Police urge broadened arrest law
Would allow them outside jurisdiction
A pending appeal to the state’s highest court on whether to reinstate the latest drunken driving conviction of a habitual offender is shining new light on proposed legislation that would give local law enforcement agencies the power to make arrests outside their jurisdiction.
Local police chiefs and officers have been closely tracking an appeal before the Supreme Judicial Court involving the 2007 conviction of Joseph F. Limone of Winthrop, which was thrown out in Appeals Court last year after it was determined an off-duty police officer involved in the case exceeded his powers outside his jurisdiction.
An opinion from the justices could be rendered in the next few weeks, based on oral arguments that were heard Sept. 8.
Mark K. Leahy, president of the Massachusetts Chiefs of Police Association, has asked chiefs across the state to keep Nov. 3 open in their calendars for a scheduled hearing at the State House on a bill filed on behalf of the association that would extend a police officer’s power to stop, issue citations, and arrest a person into bordering communities. Another bill, which is opposed by the State Police union and has been killed multiple times in the Legislature, proposes giving full enforcement authority to local police statewide.
Leahy hopes the Limone case helps to highlight for legislators “how utterly foolish’’ it is not to give local police powers outside their jurisdictions.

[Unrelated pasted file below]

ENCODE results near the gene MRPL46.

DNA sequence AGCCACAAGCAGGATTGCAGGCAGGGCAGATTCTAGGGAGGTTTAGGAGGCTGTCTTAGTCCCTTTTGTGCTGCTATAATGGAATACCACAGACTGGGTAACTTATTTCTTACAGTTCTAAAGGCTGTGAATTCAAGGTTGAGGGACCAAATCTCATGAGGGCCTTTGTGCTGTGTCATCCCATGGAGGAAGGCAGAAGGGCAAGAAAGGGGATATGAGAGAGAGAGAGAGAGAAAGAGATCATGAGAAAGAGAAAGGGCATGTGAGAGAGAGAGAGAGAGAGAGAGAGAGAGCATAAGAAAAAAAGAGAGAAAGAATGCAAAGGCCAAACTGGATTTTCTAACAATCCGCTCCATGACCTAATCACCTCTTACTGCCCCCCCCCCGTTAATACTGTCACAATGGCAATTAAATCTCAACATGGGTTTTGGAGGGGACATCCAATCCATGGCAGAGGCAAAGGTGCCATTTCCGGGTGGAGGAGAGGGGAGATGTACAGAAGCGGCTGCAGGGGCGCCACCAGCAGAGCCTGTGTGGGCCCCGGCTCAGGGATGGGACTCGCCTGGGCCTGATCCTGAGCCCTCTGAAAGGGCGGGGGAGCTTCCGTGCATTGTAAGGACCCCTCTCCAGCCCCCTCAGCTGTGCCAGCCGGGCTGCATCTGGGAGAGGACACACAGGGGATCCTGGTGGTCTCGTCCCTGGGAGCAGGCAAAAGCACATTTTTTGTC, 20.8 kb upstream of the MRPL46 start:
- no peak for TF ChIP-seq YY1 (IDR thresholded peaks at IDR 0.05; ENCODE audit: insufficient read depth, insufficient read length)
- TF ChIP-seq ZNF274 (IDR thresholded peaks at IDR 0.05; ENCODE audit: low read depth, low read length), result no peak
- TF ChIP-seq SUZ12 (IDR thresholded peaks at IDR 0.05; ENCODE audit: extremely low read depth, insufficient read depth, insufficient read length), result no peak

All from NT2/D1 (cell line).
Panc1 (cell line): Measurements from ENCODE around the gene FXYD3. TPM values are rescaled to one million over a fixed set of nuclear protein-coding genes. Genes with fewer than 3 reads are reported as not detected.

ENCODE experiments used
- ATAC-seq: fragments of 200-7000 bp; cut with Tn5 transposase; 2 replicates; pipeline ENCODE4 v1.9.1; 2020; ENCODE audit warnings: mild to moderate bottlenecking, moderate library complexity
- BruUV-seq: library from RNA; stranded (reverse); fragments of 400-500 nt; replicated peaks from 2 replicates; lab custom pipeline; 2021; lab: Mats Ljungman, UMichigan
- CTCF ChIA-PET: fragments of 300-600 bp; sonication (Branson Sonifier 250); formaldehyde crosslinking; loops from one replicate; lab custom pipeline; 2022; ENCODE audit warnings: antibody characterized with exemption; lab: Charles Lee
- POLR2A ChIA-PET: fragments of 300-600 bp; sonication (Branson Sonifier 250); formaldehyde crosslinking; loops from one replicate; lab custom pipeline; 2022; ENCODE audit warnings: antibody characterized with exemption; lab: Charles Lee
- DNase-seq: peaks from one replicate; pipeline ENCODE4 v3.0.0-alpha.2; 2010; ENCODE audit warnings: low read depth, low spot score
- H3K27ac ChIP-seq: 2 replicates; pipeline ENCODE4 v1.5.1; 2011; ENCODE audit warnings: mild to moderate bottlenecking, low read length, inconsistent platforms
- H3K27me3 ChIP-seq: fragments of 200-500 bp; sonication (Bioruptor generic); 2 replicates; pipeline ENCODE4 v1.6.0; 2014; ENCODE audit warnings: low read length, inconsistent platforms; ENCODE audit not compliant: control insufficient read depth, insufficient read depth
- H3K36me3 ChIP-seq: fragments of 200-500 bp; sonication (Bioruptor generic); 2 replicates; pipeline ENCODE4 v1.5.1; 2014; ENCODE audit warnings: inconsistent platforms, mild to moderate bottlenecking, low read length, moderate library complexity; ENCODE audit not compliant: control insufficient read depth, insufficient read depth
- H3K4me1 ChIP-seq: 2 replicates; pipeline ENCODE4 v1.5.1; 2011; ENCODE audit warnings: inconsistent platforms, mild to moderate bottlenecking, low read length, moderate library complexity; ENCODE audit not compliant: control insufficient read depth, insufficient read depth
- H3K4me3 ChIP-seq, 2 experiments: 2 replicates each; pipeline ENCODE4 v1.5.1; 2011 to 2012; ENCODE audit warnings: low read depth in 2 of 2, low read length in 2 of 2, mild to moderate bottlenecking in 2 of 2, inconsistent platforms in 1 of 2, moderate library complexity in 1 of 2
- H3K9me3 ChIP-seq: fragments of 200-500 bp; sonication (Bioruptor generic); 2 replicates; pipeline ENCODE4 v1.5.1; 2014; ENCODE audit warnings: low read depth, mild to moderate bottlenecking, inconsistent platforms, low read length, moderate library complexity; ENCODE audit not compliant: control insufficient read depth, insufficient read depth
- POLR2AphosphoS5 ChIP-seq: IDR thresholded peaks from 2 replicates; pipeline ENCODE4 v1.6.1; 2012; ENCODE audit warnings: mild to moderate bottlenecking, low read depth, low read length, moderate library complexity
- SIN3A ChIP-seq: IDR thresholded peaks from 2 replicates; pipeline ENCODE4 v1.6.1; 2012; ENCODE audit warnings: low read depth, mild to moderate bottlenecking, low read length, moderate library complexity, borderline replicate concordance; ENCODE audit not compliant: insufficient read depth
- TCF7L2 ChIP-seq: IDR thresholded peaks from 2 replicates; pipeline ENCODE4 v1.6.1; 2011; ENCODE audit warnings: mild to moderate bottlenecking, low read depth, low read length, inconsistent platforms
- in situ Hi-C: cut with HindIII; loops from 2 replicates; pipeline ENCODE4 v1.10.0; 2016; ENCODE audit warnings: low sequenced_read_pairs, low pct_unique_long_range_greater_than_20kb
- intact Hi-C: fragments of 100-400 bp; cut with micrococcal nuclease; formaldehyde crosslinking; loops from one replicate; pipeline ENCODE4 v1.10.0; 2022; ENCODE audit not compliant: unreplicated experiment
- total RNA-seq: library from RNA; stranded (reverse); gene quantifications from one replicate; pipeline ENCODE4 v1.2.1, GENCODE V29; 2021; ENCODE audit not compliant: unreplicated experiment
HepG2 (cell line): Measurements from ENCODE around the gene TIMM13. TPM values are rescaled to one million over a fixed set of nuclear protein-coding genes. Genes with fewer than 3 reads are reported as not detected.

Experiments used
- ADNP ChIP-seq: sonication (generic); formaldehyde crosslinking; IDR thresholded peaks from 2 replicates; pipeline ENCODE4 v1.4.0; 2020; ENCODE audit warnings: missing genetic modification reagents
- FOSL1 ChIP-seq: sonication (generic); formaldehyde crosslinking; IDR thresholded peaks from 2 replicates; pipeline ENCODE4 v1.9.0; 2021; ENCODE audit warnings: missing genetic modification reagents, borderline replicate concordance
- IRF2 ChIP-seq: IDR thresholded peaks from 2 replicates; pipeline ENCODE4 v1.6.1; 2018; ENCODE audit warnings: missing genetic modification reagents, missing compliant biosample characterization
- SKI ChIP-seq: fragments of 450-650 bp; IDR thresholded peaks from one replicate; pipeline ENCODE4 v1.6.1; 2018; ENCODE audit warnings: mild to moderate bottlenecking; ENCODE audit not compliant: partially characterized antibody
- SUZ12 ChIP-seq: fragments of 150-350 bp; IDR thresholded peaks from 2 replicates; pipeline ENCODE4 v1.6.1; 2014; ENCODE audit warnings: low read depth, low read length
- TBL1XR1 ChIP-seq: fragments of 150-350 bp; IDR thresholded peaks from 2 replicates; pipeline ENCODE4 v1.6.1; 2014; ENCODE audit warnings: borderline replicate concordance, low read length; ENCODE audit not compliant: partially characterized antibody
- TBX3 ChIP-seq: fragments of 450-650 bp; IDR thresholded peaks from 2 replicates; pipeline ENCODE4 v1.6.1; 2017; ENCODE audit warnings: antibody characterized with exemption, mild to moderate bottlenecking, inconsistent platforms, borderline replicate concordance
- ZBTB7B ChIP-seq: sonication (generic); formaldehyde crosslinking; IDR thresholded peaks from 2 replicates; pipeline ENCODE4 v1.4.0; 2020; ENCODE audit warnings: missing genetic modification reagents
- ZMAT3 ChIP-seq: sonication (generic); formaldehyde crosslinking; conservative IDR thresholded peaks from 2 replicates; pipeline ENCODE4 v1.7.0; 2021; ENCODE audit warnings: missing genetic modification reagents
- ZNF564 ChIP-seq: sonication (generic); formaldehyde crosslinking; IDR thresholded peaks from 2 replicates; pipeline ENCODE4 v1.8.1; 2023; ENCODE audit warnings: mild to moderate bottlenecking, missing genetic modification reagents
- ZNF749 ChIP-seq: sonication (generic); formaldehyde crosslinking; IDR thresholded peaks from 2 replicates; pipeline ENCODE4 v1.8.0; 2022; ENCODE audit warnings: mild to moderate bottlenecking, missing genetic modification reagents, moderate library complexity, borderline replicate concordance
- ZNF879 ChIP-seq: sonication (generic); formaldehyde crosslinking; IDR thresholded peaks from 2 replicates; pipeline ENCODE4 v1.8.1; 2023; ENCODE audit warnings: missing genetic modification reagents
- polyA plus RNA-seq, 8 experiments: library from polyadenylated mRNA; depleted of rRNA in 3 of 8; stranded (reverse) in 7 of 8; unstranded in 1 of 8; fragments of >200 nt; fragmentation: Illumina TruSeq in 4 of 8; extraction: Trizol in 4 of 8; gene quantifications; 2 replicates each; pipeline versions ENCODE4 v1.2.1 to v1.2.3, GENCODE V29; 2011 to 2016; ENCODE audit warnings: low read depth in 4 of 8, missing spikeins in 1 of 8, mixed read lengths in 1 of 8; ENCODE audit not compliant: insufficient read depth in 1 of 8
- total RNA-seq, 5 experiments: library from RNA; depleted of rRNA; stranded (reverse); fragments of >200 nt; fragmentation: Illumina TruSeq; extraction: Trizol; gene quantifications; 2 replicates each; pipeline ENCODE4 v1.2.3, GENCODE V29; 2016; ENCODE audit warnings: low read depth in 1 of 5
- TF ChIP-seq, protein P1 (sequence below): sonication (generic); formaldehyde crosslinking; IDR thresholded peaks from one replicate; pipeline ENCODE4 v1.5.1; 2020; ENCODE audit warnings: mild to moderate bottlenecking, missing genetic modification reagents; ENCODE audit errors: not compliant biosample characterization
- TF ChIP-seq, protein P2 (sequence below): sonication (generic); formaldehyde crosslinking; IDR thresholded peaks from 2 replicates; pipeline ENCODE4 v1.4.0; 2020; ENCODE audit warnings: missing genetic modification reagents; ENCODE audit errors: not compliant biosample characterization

“We’ve been coming back [to Beacon Hill] year after year. We’re really trying to drive home the point that this needs to be corrected,’’ Leahy said.
The loophole should have been closed 23 years ago by the Legislature, Leahy said, after the Supreme Judicial Court issued a landmark decision on another multiple-community drunken driving case.
In that case, justices agreed that charges against Paul LeBlanc should be dropped because he had been pulled over, given field sobriety tests, and arrested by a Natick police officer who had followed LeBlanc into neighboring Framingham. However, in their opinion, the justices pointed out past instances in which the Legislature had broadened “police officers’ territorial authority.’’
The “Legislature knows how to expand the extraterritorial authority of the police when it thinks it fit to do so,’’ the justices state in the opinion. “The Legislature has chosen not to provide the police with extraterritorial authority to make stops for traffic violations. If it wishes to modify that judgment, it may do so.’’
In that opinion, the justices also stated that in the absence of legislation, police departments may have their officers sworn in to other police forces in neighboring communities to validate arrests outside their jurisdictions. Departments in Chelsea, Everett, Malden, Revere, Saugus, and Winthrop took advantage of that provision, agreeing to have 70 police officers sworn in to each community’s department in March.
Although none of the departments have had to exercise that power in the last six months, officials said they’re glad to have that tool if they ever need it.
“It’s there for us to use and it’s better than nothing,’’ said Malden Chief James J. Holland. “Better to have that police presence and close that loophole that criminals know about.’’